Category Archives: History

Cartographic Narratives: Using Data and Mapping Principles to Teach L2 Literature

One of my main goals in teaching second-language (L2) Spanish Literature courses is to develop non-traditional tasks that demonstrate the value of reading for the development of the target language. Students often perceive literature classes as boring, difficult, or irrelevant – and who can blame them? Literature pedagogy, in either the L1 or the L2 leaves much to be desired… if it exists at all. Continue reading

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Mapping Madrid through Art, Literature, and Creative Cartography

Since this fall semester is clearly “unprecedented”, unpredictable, and a whole host of adjectives that are pretty much ALL stress-inducing, I am taking the opportunity to experiment in my senior-seminar on 20th-century Spain. Last fall I taught a similar course … Continue reading

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Farming, Gardening, and Female Labor: Carmen de Burgos’ “La mujer agricultora” (1903)

Now that the crazy and unpredictable Spring 2020 Covid19-semester is finally over, and since I’ll now be spending my entire summer in Kansas rather than in Spain and Mexico, I am working to shift my focus back to writing and … Continue reading

Posted in Art, First-wave spanish feminism, History, Literature, Spain, Women | Tagged , , , , , , , , , , , , | 2 Comments

1900s Madrid, in Narrative and a High-Resolution Map

This fall semester I’m teaching three literature classes at K-State, one of which is a seminar I based on a few of my past and current research projects related to early 20th-century Spanish literature. The texts are attentive to the … Continue reading

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A Century of Gastronomic Maps: From Ramón to Barcelona’s Feria to Iberica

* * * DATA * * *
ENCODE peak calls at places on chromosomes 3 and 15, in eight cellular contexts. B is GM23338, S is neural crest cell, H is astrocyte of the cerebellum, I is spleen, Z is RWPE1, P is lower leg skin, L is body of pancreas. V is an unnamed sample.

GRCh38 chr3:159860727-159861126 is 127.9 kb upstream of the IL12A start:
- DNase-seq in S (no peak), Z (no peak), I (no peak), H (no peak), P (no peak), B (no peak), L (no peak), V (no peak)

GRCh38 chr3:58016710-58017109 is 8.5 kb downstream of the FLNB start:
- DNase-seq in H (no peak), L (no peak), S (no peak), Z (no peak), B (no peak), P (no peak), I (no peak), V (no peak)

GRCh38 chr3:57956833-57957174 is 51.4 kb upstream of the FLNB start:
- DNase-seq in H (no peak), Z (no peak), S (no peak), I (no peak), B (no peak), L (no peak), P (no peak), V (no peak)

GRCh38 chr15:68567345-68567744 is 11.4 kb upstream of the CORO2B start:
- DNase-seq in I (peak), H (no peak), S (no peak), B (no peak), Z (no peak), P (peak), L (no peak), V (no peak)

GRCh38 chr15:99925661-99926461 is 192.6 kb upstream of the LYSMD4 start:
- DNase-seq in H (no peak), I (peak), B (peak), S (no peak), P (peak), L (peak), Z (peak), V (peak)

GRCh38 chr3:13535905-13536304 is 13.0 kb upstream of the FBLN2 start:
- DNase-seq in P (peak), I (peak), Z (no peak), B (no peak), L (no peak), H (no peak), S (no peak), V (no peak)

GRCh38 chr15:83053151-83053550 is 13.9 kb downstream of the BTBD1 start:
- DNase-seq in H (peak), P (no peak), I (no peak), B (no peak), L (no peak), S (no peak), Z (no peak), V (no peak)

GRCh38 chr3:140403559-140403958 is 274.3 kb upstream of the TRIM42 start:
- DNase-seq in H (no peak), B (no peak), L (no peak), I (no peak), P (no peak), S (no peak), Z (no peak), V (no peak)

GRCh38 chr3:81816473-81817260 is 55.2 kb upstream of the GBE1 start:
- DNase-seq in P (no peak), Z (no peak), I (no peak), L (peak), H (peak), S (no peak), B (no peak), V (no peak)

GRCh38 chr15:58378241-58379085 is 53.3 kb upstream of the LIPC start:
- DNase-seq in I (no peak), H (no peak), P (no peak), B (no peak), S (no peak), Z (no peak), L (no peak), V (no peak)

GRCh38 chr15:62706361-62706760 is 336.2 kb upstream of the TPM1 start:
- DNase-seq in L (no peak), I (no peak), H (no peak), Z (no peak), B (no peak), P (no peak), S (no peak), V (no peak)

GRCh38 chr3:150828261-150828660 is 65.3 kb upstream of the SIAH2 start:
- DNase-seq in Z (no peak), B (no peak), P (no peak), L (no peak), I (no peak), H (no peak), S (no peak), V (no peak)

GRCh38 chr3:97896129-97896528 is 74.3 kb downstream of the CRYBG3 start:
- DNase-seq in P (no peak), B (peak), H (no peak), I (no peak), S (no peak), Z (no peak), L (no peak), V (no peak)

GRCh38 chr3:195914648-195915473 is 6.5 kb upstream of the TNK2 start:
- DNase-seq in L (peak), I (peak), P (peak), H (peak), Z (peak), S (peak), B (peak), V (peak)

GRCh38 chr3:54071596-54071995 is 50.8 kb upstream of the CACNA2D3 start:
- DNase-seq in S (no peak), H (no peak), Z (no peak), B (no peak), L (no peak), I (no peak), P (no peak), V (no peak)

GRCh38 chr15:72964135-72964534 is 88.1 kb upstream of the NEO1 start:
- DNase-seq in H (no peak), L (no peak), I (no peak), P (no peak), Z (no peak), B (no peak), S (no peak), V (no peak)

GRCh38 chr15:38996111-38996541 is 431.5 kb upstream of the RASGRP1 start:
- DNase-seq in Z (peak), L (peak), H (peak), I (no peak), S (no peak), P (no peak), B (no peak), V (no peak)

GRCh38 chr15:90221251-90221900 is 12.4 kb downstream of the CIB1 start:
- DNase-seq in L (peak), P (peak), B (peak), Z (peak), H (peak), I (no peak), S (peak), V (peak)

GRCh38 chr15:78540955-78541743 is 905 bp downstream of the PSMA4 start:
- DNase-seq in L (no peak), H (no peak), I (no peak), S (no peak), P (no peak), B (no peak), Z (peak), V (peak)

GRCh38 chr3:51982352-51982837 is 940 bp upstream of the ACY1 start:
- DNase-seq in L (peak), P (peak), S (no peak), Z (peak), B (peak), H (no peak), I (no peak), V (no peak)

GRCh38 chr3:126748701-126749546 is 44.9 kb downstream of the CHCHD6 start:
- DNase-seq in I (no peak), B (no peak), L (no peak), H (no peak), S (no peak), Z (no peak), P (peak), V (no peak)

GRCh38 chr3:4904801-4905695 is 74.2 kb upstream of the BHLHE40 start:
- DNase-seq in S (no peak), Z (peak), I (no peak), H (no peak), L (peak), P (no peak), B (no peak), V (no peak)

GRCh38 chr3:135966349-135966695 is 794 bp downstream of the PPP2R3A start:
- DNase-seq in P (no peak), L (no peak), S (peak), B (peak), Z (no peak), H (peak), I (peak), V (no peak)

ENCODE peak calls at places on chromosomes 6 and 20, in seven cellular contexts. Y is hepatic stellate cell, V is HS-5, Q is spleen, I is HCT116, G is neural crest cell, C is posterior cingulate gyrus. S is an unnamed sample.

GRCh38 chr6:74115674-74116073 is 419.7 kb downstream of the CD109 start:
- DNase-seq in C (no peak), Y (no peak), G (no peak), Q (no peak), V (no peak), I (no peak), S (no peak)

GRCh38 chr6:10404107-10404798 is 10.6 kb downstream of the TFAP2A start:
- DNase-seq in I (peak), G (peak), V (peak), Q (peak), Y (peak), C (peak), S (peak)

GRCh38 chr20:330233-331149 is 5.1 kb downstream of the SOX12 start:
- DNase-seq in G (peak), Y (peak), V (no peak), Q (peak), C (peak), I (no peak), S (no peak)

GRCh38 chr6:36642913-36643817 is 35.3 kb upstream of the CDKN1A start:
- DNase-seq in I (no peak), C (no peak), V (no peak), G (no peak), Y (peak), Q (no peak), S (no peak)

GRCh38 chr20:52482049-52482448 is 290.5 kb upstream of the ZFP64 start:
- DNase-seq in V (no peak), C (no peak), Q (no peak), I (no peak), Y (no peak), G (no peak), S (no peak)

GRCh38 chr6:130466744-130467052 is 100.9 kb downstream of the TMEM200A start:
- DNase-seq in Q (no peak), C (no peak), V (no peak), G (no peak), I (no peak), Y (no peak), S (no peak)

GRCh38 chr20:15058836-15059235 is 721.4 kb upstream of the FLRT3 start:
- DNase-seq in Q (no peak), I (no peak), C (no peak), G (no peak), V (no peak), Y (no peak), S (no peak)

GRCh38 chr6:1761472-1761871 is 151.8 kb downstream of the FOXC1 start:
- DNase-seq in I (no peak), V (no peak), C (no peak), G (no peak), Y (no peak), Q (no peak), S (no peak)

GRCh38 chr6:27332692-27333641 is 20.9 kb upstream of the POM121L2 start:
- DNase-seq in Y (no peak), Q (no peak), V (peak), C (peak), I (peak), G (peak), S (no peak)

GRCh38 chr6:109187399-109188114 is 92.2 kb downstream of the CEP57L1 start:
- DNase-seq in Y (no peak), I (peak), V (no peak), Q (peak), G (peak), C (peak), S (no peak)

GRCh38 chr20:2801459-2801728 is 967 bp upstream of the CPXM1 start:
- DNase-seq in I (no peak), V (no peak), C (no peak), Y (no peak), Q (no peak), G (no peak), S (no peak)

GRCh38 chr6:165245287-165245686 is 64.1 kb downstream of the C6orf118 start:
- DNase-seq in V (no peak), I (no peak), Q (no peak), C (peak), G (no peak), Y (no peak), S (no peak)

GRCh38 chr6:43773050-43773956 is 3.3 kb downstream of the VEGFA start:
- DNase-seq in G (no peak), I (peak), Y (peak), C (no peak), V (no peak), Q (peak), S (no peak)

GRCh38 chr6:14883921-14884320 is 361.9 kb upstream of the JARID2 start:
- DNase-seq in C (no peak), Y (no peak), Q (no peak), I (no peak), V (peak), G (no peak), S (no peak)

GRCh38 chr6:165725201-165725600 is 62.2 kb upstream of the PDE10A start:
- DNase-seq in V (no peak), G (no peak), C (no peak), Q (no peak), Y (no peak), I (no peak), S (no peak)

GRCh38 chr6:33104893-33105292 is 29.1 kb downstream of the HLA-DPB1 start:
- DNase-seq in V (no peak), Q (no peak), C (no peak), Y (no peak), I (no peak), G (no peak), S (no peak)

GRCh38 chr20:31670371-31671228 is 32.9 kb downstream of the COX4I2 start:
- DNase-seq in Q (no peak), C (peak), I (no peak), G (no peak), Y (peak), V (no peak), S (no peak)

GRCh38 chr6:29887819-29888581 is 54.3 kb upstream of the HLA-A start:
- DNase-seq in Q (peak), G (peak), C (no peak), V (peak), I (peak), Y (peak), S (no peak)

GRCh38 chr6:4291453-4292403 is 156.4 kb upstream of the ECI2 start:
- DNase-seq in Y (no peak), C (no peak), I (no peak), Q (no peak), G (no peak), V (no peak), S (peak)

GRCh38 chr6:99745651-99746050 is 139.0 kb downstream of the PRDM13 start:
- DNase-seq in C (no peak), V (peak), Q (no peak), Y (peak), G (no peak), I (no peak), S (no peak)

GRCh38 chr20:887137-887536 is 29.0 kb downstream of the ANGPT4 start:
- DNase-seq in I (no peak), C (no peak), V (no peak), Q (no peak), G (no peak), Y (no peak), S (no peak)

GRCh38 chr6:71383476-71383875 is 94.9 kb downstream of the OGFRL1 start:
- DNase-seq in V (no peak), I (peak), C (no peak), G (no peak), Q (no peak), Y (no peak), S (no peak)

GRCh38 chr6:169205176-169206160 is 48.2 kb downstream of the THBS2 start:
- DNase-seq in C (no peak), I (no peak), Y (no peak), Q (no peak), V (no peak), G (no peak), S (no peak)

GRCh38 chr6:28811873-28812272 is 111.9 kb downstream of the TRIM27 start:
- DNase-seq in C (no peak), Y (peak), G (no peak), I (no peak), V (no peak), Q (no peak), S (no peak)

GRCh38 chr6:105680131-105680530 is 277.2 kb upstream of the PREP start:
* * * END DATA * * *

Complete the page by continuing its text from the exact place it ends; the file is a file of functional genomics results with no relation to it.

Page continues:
As I’ve mentioned several times before, I’m very much a map nerd — I LOVE reading maps, finding creative interpretations of cities and spaces to display in my office (like my literary map of Madrid and my caricatured map of … Continue reading

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Urban Spain through Literature: Literary Maps of Madrid and Barcelona

Anyone who has ever traveled with me knows I am a bit obsessed with maps – I’m either wandering around following my route via Google Maps, attempting to get my bearings and update what I refer to as “my internal … Continue reading

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In Praise of “Real Books”: Velázquez and the Filtered Reality of Spain’s Siglo de Oro

This week I read a post from the Smithsonian Insider blog on Why Museums and Libraries Are More Relevant than Ever, which is an exceptional read in a time when continued funding for the arts and humanities has suddenly been … Continue reading

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Matilde de la Torre and the Republican Courts in 1930s Spain

Last fall I was asked to review Las Cortes republicanas durante la Guerra Civil. Madrid 1936, Valencia 1937 y Barcelona 1938 for Feministas Unidas Inc., a non-profit Coalition of Feminist Scholars in Spanish, Spanish-American, Luso-Brazilian, Afro-Latin American, and U.S. Hispanic and … Continue reading

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Summer in Mexico: Monuments, Murals, and Mole, oh my!

It’s summer vacation! My third since starting this blog…  And while the past two summers I traveled to Spain primarily for professional reasons (to present at conferences), I also made sure to plan my trips to include some vacation time. … Continue reading

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Discovering “The Soul of Spain”… in Kansas!

Since my hectic, teaching-heavy spring semester is finally over, I now have some time to start easing back into a few of my research projects. But first, of course, I needed some time to relax and not think about anything … Continue reading

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